In Germany the incident that tipped public opinion against the Chancellor  Angela Merkel’s liberal refugee policy happened on New Year’s Eve in the public square of Cologne. Packs of men said to be recent migrants groped and molested groups of young women. It was called a clash of cultures, and it was that, but it was also wholly predictable if any policy maker had cared to think about it. And it was not the protected who were the victims—not a daughter of EU officials or members of the Bundestag. It was middle- and working-class girls—the unprotected, who didn’t even immediately protest what had happened to them. They must have understood that in the general scheme of things they’re nobodies.

What marks this political moment, in Europe and the U.S., is the rise of the unprotected. It is the rise of people who don’t have all that much against those who’ve been given many blessings and seem to believe they have them not because they’re fortunate but because they’re better.

You see the dynamic in many spheres. In Hollywood, as we still call it, where they make our rough culture, they are careful to protect their own children from its ill effects. In places with failing schools, they choose not to help them through the school liberation movement—charter schools, choice, etc.—because they fear to go up against the most reactionary professional group in America, the teachers unions. They let the public schools flounder. But their children go to the best private schools.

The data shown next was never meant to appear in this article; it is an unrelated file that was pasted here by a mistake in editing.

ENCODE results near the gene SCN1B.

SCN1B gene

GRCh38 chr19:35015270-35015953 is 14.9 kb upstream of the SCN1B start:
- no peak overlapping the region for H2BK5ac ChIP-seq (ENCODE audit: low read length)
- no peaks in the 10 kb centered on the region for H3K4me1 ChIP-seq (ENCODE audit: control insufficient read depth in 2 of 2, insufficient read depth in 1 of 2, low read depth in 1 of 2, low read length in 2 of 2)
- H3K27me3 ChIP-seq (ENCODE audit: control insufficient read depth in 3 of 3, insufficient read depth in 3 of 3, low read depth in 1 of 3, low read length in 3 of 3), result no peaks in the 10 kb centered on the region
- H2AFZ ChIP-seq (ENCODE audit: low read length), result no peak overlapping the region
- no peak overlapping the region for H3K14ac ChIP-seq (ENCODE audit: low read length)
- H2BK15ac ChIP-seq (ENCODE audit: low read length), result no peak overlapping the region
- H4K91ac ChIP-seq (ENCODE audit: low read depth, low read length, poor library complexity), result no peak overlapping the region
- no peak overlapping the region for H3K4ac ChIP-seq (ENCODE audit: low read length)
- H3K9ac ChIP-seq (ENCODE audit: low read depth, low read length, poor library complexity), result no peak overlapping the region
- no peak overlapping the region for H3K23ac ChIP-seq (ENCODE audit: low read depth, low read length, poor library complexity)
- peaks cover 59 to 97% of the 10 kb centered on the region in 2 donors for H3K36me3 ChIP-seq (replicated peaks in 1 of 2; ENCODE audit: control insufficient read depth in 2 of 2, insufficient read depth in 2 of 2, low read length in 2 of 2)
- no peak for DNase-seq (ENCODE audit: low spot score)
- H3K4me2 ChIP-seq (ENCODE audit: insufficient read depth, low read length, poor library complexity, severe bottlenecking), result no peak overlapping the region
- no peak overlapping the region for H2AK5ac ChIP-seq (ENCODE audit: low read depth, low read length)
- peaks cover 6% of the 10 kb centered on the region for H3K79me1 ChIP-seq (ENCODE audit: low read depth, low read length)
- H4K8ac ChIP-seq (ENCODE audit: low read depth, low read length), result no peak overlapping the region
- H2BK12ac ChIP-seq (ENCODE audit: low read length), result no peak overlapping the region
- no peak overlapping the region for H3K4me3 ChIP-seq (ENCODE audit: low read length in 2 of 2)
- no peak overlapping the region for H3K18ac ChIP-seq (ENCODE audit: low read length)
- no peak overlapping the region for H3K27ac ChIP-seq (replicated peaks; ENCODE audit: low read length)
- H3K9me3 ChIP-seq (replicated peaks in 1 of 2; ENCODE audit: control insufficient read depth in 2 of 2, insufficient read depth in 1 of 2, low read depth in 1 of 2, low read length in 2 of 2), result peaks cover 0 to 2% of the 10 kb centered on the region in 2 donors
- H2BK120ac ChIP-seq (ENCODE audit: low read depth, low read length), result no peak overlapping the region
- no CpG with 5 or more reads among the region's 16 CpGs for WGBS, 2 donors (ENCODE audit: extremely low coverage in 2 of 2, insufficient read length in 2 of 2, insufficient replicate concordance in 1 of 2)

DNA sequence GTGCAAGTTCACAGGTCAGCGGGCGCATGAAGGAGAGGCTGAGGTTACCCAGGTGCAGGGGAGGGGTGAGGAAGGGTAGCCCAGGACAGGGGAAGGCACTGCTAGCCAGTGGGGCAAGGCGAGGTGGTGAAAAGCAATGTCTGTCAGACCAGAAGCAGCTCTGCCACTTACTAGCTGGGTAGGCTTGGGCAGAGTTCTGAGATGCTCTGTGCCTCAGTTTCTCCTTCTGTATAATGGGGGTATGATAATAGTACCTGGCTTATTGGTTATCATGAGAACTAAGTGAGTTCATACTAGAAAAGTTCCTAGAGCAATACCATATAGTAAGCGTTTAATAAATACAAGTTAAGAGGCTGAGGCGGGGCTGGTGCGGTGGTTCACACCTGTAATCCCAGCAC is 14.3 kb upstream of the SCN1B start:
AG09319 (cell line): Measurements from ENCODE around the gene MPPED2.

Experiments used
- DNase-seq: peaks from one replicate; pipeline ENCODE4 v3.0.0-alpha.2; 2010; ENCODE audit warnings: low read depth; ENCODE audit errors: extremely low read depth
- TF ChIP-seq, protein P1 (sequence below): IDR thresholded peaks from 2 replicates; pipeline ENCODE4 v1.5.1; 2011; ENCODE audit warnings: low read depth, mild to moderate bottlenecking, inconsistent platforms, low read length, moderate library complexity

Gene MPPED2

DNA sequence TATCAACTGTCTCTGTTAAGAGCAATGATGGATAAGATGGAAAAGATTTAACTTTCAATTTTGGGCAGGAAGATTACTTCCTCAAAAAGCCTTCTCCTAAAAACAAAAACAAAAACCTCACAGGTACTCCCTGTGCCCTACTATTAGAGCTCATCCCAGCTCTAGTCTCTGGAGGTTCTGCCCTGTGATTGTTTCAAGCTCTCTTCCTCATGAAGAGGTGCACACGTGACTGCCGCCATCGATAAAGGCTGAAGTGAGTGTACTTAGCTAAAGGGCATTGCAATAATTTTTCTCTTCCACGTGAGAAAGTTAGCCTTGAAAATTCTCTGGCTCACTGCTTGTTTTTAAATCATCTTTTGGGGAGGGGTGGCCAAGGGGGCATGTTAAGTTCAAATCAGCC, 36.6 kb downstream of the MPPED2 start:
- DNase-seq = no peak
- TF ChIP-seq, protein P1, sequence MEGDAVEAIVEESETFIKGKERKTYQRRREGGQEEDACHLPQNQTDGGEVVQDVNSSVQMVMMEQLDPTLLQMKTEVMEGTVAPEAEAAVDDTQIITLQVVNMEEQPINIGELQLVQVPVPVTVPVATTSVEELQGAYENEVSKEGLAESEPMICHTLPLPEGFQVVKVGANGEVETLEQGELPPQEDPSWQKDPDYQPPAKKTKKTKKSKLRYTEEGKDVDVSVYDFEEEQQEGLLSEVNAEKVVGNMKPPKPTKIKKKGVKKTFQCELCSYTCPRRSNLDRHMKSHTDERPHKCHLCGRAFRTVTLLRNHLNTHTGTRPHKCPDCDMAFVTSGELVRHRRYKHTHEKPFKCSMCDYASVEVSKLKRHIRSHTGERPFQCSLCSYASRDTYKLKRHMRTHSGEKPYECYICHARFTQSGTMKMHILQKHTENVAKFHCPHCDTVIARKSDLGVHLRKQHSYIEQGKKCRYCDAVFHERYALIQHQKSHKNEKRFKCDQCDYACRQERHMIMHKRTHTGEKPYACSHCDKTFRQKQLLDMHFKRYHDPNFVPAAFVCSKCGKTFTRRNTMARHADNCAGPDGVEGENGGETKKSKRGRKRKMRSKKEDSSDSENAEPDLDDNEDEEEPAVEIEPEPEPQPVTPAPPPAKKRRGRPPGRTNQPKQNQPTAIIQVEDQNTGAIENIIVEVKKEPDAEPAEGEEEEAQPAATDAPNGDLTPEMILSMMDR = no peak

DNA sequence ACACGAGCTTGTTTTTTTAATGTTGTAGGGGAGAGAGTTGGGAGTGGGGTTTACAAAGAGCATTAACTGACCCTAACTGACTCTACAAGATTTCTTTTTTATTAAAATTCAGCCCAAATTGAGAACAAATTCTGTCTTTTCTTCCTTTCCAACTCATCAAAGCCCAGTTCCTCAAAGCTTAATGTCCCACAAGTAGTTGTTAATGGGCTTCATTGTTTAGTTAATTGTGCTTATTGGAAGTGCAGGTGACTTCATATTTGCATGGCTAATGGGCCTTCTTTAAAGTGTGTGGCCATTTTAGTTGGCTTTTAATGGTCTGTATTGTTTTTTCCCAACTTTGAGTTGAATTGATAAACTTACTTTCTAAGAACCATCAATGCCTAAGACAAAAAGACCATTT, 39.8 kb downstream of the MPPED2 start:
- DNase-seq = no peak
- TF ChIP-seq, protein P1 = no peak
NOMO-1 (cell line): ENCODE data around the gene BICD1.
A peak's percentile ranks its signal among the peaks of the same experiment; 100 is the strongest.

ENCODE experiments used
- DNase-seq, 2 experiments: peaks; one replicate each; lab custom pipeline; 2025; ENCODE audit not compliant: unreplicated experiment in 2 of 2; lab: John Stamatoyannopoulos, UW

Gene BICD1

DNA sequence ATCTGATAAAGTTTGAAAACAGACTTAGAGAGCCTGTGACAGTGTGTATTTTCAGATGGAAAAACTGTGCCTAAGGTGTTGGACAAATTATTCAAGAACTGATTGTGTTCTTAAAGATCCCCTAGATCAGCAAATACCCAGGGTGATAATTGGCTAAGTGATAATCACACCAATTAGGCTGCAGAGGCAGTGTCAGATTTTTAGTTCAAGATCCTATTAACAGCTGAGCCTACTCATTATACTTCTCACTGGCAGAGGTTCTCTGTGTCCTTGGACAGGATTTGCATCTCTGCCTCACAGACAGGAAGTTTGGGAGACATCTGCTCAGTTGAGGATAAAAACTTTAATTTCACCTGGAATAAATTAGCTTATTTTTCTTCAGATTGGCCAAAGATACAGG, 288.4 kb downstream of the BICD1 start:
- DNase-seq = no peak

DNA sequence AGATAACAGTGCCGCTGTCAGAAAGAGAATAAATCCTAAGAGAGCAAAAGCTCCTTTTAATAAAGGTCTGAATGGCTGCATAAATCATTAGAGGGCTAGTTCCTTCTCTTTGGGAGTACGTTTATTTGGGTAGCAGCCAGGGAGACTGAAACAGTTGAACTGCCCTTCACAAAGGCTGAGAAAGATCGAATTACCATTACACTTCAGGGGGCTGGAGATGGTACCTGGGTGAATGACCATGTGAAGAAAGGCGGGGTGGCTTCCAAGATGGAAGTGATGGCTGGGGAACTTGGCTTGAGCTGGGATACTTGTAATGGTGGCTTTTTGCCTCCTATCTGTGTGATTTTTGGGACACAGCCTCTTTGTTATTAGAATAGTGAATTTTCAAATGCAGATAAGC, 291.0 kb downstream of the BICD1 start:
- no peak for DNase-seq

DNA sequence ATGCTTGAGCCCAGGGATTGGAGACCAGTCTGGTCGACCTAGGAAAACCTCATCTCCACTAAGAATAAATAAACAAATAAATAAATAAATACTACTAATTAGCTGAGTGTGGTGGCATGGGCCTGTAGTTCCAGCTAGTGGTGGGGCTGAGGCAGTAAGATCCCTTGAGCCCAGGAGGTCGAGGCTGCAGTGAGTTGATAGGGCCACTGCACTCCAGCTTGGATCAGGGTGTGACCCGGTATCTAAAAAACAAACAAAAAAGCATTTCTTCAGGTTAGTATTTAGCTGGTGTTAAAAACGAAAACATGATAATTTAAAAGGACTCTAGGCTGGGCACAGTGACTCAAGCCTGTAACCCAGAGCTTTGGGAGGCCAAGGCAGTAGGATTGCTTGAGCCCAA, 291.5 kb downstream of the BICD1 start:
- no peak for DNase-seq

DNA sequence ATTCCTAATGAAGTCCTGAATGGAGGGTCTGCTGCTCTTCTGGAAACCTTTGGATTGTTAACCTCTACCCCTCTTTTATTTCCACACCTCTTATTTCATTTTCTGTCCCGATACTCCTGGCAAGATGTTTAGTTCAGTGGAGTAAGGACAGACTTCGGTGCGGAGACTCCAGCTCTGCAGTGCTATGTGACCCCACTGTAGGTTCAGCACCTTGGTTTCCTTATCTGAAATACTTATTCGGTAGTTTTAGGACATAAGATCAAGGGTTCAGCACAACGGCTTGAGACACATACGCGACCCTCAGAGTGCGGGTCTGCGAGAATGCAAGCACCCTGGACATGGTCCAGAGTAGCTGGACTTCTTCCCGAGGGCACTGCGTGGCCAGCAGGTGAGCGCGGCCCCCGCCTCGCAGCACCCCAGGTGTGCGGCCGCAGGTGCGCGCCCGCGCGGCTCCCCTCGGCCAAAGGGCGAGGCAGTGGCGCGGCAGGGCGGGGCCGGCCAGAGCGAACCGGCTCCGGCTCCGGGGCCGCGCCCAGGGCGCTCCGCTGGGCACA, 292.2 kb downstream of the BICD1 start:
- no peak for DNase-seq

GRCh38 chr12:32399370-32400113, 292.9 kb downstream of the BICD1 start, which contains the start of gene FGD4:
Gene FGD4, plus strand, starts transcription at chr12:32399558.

This is a terrible feature of our age—that we are governed by protected people who don’t seem to care that much about their unprotected fellow citizens.

And a country really can’t continue this way.

In wise governments the top is attentive to the realities of the lives of normal people, and careful about their anxieties. That’s more or less how America used to be. There didn’t seem to be so much distance between the top and the bottom.

Now is seems the attitude of the top half is: You’re on your own. Get with the program, little racist.

Social philosophers are always saying the underclass must re-moralize. Maybe it is the overclass that must re-moralize.

I don’t know if the protected see how serious this moment is, or their role in it.

Frank Gue’s comments on Ms. Noonan’s blast:
I hear Ms. Noonan, loud and clear.
I recognize myself.  I am a “protected”  one.
But I have an alternative explanation of how it is with me.
For two years I worked at a radio station, joined up for three years in WWII, then worked for 36 years for a multinational,